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by A Gray
Rated: 13+ · Chapter · Fantasy · #1772441
The power of one. Anneliese knows all about that.
For the first time in seasons the storm clouds lifted over the lands as far as the villagers could see. They came out of their houses with curiosity as the thunder rumbled off in the distance. Something was going on. The skies would not clear without reason. Murmurs shifted through the wind. How long would they see the glorious sun? The forgotten children ran beneath their mother's skirt tails before they could be stopped. Leaves blew lightly in the breeze around them as they twirled with their arms stretched upward, toward the warm rays. Mothers had no choice but to smile and join in. The weary remained in their homes, not chancing the light. The only evidence of their existence was the little movement of the curtains.
On the edge of the meadow, where the daffodils didn't dare to grow, stood a small cottage completely blanketed in ivy. In that moment, while the town's people twirled in the sun, a baby's wail was tenderly quieted. Almost silently replaced by the gentle sobs of her very young mother. Then replaced by the sounds of hooves thundering against the hard earth. The harsh skies parted in front of the winded rider, carrying his pacified cargo. Then just as quickly the storm replaced itself over the forlorn village. Drawn like a ribboned blanket pulled by the last hair of the black stead's tail.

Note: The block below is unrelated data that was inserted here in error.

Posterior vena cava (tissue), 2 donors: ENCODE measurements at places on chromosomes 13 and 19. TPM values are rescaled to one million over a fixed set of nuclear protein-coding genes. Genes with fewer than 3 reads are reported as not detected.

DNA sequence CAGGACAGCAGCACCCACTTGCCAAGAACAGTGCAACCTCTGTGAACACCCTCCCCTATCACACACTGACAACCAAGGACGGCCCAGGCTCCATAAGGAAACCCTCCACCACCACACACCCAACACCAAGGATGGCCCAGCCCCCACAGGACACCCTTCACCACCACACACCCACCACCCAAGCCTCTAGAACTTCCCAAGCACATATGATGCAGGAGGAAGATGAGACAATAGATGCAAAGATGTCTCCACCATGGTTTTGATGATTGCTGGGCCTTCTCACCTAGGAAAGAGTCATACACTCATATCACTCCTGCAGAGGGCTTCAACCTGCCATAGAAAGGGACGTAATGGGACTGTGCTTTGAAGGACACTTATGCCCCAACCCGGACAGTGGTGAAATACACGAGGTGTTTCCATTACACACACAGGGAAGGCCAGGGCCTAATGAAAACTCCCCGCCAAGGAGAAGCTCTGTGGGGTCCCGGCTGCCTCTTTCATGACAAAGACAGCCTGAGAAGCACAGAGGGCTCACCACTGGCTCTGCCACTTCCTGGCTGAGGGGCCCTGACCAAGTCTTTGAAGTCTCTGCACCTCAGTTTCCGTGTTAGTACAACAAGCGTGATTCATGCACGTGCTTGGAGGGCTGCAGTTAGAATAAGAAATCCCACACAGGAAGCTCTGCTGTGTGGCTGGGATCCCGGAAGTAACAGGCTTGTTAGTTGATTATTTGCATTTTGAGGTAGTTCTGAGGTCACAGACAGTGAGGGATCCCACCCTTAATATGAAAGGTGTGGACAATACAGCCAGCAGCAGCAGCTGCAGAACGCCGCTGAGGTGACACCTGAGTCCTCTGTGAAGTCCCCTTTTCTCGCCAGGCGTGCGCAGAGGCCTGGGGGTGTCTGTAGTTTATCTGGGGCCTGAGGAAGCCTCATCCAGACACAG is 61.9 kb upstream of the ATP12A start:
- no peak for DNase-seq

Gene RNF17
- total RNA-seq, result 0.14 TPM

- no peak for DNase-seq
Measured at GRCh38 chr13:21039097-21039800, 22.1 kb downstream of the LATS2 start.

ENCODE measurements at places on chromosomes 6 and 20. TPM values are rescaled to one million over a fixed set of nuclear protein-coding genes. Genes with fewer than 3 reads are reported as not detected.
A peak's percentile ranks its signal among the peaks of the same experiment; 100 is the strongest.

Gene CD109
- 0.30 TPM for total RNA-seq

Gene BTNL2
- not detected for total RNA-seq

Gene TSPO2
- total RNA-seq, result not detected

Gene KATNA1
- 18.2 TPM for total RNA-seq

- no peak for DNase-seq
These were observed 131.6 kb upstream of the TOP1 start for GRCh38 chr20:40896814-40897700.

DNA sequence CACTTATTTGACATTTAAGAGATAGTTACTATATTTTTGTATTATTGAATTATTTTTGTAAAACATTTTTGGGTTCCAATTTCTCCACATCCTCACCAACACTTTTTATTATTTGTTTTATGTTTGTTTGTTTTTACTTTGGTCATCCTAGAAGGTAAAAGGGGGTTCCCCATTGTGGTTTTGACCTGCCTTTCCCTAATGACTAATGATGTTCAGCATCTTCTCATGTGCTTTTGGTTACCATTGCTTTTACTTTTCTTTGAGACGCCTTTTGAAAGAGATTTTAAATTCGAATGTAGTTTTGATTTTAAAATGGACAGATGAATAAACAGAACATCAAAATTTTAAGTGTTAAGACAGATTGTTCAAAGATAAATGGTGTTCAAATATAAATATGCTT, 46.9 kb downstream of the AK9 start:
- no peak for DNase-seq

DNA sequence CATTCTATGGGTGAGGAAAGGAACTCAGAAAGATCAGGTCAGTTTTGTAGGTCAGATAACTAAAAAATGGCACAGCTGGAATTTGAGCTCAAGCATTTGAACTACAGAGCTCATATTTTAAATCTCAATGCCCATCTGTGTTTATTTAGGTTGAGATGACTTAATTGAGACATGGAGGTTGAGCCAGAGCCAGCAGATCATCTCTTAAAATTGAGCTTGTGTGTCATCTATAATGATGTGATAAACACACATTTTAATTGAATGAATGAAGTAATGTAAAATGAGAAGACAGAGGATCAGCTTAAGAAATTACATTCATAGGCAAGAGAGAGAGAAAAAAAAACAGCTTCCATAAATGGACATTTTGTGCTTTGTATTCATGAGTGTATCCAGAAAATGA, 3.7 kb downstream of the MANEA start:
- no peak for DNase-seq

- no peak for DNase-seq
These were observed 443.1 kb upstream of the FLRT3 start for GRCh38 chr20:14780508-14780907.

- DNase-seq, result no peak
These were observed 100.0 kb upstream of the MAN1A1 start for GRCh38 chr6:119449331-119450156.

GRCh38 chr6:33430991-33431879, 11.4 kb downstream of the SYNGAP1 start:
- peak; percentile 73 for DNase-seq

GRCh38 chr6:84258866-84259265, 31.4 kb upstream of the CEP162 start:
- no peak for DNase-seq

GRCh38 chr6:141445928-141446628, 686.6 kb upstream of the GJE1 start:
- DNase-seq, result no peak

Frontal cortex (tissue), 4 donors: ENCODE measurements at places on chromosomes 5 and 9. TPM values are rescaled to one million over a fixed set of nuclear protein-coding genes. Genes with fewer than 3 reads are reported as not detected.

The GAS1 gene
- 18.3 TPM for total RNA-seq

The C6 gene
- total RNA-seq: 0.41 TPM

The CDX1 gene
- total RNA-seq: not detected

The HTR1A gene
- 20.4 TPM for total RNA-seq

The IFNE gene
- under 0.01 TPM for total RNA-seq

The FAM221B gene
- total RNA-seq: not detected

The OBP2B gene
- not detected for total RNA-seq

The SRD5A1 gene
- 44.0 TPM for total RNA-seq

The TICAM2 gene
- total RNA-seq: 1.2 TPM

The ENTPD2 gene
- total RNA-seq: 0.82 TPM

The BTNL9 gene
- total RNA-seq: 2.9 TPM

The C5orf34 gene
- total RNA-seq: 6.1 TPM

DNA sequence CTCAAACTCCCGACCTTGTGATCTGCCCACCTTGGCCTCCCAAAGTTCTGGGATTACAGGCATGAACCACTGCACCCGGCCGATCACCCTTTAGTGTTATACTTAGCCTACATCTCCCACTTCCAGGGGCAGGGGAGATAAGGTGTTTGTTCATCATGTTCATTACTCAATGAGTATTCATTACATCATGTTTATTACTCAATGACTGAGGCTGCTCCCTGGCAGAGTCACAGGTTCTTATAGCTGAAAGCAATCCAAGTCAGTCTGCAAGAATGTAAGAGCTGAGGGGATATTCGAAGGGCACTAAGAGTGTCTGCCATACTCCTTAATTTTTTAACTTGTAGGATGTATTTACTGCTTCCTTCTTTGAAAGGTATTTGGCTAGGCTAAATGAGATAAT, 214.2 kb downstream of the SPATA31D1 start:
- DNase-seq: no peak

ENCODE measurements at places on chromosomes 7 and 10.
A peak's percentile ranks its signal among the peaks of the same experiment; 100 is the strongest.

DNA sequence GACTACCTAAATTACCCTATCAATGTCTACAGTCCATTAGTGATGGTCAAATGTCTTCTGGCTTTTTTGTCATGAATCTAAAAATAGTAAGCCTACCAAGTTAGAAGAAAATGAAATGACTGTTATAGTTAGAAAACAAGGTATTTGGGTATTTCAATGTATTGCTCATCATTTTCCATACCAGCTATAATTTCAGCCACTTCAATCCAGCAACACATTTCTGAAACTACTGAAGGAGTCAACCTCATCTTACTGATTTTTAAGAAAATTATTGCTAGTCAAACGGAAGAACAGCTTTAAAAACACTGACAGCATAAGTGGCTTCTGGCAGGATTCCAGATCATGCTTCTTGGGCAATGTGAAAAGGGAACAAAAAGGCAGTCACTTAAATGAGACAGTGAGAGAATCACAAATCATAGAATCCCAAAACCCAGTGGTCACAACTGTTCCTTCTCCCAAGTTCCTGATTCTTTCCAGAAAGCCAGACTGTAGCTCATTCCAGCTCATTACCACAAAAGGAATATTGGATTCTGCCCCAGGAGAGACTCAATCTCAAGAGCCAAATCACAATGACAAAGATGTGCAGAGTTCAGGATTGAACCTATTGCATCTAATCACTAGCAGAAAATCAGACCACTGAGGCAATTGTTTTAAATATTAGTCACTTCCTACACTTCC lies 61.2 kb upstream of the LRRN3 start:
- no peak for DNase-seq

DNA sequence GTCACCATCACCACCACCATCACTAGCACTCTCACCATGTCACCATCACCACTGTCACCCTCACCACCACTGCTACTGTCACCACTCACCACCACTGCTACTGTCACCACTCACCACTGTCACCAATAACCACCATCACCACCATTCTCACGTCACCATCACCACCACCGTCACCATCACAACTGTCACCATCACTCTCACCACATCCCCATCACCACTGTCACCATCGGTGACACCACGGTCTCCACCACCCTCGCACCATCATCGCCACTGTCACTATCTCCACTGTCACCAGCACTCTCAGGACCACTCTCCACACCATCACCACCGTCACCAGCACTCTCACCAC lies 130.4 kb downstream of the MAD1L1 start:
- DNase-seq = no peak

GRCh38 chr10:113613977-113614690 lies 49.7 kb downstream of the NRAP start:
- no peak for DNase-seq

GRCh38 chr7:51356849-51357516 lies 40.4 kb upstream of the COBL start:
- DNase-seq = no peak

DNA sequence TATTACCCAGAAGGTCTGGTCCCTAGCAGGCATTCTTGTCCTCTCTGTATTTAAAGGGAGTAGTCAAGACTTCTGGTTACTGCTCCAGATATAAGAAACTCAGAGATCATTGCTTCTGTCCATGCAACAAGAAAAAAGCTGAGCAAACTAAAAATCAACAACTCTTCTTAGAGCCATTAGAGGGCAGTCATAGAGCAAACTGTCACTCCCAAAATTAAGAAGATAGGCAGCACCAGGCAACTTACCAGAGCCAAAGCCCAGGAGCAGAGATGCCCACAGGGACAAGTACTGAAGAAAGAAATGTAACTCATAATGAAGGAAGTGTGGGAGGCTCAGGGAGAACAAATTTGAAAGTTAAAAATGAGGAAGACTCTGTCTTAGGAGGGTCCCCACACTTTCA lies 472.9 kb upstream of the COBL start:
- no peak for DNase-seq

Across the ocean, a world away from the little village, a raft drifted onto the beach of an island. It's passenger lulled asleep by the soft roll of the sea. The keeper of the isle heard the soft bumps of the foreign vessel rolling itself onto the sand. Peering around the stony ridge she had been resting on she saw the small bundle laid gently in a basket on the center of the raft. Surprise did not come easy to her, so she calmly walked over and pulled the raft in. The bundle did not stir when she picked it up and removed the blankets. She knew what they contained but was at mercy to her curiosity. Tucking the sleeping infant into her arms she peeled apart the last blanket. A girl, she thought, Ciarda will be pleased.
Swiftly she carried her into their home, pressing the baby against her to try and quiet the noise of the cascading water which hid the entrance to their dwelling. She quietly walked through the sleeping children until she came to the back of the cavern. The baby stirred slightly as she sat on the side of the makeshift bed where her sister lay. With several excited nudges she shook her awake, speaking in a whisper. “Ciarda, it is a girl.”
“A girl, Eilidh?” her sister replied.
“Yes, see?” Eilidh pushed the baby at her.
Ciarda took the baby into her arms. “Another girl, finally.”
She lay the baby on a bed of down and rabbit fur, by the trickle of a tiny stream. Then she followed her sister out of the cave. “I wonder what is going on in the mainlands.” Eilidh pondered out loud.
“Nothing good I suppose.”
“No...nothing good,” Eilidh sighed. “You think we should name her now?”
Ciarda stopped. “Yes, I think we should. She has a very strong aura. Did you feel it?”
“Yes, I did,” The corner of Eilidh's lips turned up. “We shouldn't wait.”
“What do you suppose we call her?”
“I rather like Anneliese,” Eilidh commented.
“That has a nice ring to it.” And so it was.
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